However, a few months after the third-lane order was issued Lowassa suffered a serious political accident which culminated in his resignation as premier. With no one to exhort it, the third lane suffered a similar fate as its originator and was soon after dumped. But the traffic cops were retained and have been at their spots to date.

There are many reasons why the city roads are choked with traffic. To begin with, Dar es Salaam has been experiencing a very rapid increase in population in recent years. It is estimated that the metropolis currently accommodates five million people.

The second reason is that the city has inadequate and poor road infrastructure. Save for a few major roads which have been built and expanded, much of Dar’s road infrastructure is not far removed from that it had in the 1970s-1980s.

With notable economic prosperity, especially in urban areas, Dar es Salaam has been undergoing a very rapid increase in the number of vehicles.

For example, last year alone the number of light vehicles imported in the country surged by 23.5 per cent from the year before, reaching 54,452 units, a monthly average of 4,537 vehicles. It should be noted, however, that about 70 per cent of these vehicles cruise on Dar roads.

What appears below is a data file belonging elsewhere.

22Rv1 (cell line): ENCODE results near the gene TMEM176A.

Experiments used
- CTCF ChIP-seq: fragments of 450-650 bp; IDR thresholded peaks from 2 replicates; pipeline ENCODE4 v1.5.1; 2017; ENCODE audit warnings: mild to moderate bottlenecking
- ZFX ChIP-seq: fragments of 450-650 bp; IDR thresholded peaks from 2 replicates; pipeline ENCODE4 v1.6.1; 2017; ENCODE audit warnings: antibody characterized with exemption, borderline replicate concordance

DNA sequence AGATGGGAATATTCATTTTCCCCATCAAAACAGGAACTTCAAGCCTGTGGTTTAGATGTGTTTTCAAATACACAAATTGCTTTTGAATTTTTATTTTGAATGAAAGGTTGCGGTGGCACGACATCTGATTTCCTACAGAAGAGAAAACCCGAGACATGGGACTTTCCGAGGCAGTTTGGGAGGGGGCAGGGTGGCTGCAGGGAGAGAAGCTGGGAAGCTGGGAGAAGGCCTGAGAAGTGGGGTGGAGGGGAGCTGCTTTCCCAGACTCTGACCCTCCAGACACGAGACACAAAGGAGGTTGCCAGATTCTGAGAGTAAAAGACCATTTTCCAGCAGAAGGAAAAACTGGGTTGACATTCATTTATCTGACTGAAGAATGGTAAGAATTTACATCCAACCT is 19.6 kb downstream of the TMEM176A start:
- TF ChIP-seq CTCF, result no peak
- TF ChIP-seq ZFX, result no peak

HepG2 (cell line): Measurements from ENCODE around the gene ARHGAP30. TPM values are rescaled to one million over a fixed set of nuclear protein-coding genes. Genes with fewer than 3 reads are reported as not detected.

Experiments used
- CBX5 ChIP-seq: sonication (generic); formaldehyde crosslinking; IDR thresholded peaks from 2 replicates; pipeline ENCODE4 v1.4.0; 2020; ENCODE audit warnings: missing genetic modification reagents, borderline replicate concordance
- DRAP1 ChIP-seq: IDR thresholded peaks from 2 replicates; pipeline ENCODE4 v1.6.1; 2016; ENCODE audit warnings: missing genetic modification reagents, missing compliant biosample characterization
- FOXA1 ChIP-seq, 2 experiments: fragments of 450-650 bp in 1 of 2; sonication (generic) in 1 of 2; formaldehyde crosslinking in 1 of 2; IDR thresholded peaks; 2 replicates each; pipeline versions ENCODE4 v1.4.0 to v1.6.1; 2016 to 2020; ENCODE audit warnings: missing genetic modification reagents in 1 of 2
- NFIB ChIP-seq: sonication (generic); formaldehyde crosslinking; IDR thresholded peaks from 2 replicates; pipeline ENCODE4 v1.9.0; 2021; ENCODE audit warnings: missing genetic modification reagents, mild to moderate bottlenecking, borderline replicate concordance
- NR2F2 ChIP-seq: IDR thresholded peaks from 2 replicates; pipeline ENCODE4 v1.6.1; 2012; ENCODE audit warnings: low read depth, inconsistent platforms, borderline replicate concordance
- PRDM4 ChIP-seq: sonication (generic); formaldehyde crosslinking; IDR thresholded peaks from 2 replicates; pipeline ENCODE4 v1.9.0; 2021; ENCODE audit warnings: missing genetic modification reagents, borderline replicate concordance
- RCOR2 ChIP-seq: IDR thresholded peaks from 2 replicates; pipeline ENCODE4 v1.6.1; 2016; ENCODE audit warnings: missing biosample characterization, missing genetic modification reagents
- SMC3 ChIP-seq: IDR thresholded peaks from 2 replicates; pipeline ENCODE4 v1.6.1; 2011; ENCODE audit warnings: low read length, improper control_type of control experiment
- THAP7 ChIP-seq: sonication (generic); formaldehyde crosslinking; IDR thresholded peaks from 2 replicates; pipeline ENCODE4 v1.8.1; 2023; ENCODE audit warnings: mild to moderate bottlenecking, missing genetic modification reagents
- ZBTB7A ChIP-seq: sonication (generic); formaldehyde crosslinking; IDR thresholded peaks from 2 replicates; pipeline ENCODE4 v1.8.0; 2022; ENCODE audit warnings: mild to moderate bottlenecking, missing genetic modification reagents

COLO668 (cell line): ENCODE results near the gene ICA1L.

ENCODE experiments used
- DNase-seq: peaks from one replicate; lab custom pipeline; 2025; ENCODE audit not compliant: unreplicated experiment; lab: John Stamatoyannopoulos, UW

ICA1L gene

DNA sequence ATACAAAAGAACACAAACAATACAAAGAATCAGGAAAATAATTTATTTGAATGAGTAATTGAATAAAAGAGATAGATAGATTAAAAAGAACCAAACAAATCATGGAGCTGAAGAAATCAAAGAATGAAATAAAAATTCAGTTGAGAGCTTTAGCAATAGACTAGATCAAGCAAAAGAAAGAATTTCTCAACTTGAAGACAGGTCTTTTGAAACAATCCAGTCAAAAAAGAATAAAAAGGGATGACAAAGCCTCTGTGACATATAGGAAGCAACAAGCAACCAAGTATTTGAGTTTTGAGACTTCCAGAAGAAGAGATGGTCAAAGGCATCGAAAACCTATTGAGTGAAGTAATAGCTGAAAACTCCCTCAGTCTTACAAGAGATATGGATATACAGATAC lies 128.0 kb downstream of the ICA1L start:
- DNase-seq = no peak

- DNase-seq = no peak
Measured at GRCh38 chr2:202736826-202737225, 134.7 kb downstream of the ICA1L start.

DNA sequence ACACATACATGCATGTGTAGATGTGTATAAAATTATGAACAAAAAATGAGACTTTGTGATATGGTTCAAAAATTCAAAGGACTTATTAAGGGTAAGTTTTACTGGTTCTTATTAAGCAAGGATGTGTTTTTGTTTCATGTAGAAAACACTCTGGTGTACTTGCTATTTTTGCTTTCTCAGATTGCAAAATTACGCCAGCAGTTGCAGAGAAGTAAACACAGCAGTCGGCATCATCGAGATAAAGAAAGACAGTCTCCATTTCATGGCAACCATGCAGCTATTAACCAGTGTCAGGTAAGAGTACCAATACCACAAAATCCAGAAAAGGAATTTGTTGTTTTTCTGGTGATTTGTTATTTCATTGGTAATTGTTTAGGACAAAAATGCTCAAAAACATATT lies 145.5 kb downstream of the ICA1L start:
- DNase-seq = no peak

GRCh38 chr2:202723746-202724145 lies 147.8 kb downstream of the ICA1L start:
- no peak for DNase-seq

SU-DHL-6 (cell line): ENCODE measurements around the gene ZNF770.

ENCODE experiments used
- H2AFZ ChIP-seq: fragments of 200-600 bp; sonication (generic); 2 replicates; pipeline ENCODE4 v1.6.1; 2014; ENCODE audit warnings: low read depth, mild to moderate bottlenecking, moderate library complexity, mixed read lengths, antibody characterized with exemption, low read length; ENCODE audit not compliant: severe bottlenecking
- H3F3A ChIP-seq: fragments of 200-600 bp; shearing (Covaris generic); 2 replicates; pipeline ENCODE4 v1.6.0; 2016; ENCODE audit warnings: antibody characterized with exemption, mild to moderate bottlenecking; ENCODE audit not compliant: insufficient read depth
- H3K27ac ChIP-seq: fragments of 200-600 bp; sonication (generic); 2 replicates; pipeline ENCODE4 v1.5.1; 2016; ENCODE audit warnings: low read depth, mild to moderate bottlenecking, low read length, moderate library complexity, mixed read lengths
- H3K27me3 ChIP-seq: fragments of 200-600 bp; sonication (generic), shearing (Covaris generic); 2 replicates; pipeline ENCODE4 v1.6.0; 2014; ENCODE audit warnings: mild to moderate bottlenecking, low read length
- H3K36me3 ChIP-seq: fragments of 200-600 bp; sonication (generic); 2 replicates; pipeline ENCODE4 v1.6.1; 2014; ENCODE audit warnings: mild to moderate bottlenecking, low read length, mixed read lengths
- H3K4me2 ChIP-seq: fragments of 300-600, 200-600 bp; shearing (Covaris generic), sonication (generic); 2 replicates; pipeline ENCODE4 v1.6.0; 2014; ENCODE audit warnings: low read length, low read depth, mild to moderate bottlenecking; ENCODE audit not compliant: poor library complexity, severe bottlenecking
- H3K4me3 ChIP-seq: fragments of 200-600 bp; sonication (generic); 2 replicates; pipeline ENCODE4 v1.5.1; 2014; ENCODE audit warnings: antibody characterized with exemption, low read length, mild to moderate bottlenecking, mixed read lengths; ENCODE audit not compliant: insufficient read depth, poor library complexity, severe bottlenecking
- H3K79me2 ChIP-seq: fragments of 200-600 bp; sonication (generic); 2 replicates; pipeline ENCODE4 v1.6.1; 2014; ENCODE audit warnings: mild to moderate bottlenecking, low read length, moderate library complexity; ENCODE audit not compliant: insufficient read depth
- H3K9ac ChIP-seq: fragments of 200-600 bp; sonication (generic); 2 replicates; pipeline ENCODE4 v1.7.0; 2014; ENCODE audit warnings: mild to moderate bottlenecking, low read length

Between 2008 and 2013 there were a total of 226,800 light vehicles imported in the country, a yearly average of 37,801 vehicles, most of which run on Dar roads. In the same period, the country imported a total of 39,078 heavy load trucks, a majority of which operate between Dar es Salaam and up-country destinations.

There are about 19,355 passenger buses with a capacity of more than 12 passengers, mainly minibuses and buses. Dar es Salaam alone has over 9,571 registered daladalas. And then there are hundreds of bodaboda taxis plying city roads with abandon.

The middle class feeds its appetite for personal transport by buying vehicles. It is now for a family in this class to own at least two cars.

And to compound the situation, employees in both the public and private sectors are outdoing each other in acquiring the latest models of cars, what with commercial banks competing against each other to dish out loans for them to buy cars. Indeed, acquisition of a car these days is nothing to write home about!

So, Dar roads are really choked. But the government has been going out of its way to address congestion challenges on the city’s roads.

On Friday Works, Transport and Communication minister Prof Mbarawa announced plans to construct seven flyovers in the city by a British firm. Construction is expected to kick off in December. Meanwhile, construction of a flyover is ongoing at Tazara at a cost of Sh20 billion.